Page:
Wiring for outdoor kitchen

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  #1  
Old 03-19-13, 10:39 AM
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Wiring for outdoor kitchen

installing an outdoor kitchen with an overhead pergola. The kitchen island will have three standard 110V/15 amp gfi outlets in series. The overhead pergola will have an infrared heater: 220V/18.1 amp/4000W load. The wiring run from the panel to the patio is about 100 ft. I believe i need 12 awg wire for the outlets and 14 awg for the heater. Does that look correct?

Also -- I plan on using direct bury wiring on this project. Any problem running direct buried through a metal conduit up onto the pergola?

Thanks,
 
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Old 03-19-13, 11:32 AM
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The 4kw heater that will be running on 240 vac will draw approx 17 amps. On a continuous draw device.....you can not exceed 80% of the breaker rating which means 16 amps continuous load. You may have to run # 10 wire to it.
electric heater helpful hints sizing chart.pdf

The receptacles would probably be best on a 20 amp circuit which would mean #12 wiring. You could use one GFI receptacle to protect all three locations.
 
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Old 03-19-13, 11:41 AM
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he kitchen island will have three standard 110V/15 amp gfi outlets in series.
Tech correction: Receptacles are always wired parallel, never series. A better informal term is daisy chained.
 

Last edited by ray2047; 03-19-13 at 02:56 PM.
  #4  
Old 03-19-13, 11:48 AM
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You will need minimum 12AWG to the heater, which I'm assuming is a 220V- only heater. In that case, you can run 12-2 with the neutral taped Red or Black. (My $0.02: Tape it red, because it will make the breaker look like it is running double pole, and makes it look a little bit more professional, in my opinion.) You do not need more than 1 GFCI, and I believe that you should have, by the NEC 2011, it be a 20amp receptacle, that is if it is on or above the countertop.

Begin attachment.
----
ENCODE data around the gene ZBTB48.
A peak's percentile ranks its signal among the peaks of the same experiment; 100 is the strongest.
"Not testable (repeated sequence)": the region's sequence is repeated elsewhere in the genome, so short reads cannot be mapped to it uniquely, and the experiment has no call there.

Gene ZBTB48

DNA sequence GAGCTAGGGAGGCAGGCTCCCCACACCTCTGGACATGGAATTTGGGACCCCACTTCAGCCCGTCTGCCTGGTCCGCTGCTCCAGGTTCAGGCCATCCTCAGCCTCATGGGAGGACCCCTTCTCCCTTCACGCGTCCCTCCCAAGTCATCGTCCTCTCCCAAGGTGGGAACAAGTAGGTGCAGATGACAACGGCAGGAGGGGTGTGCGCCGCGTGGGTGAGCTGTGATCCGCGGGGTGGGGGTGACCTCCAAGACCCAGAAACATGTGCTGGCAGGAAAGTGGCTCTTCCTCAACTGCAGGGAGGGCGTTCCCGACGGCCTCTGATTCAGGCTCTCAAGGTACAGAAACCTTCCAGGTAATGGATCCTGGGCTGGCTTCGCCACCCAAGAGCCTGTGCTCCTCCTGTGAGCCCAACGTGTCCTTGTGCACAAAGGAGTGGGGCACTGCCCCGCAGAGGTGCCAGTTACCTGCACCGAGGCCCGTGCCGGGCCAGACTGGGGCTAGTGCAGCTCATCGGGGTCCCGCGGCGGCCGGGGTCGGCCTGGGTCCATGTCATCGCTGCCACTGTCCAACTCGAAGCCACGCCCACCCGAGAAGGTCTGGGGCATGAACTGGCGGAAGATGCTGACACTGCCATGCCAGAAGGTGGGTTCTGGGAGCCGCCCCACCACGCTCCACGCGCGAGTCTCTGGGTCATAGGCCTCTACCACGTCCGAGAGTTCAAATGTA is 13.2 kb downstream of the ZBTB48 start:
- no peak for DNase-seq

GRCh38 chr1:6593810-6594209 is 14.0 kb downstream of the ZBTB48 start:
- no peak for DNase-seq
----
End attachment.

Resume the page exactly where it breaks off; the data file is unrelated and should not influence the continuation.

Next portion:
Sparky
 
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Old 03-19-13, 02:31 PM
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I believe that you should have, by the NEC 2011, it be a 20amp receptacle, that is if it is on or above the countertop.
20 amp SABC, yes - maybe two of them. 15 amp GFCI rated for 20 amps pass-through should be sufficient for the device.
 
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Old 03-19-13, 02:35 PM
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The kitchen island will have three standard 110V/15 amp gfi outlets in series. The overhead pergola will have an infrared heater: 220V/18.1 amp/4000W load.
Tech note: The power supply to your house is a 120/240V single-phase supply. You can get 120V or 240V power from it directly, without a transformer, but not 110V or 220V.
 
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Old 03-19-13, 05:40 PM
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You will need minimum 12AWG to the heater, which I'm assuming is a 220V- only heater.
The OP stated this was a 4,000 watt heater, current draw 18.1 amps. This is too much for a 12AWG conductor in continuous use, I'd use #10 AWG conductors.
 
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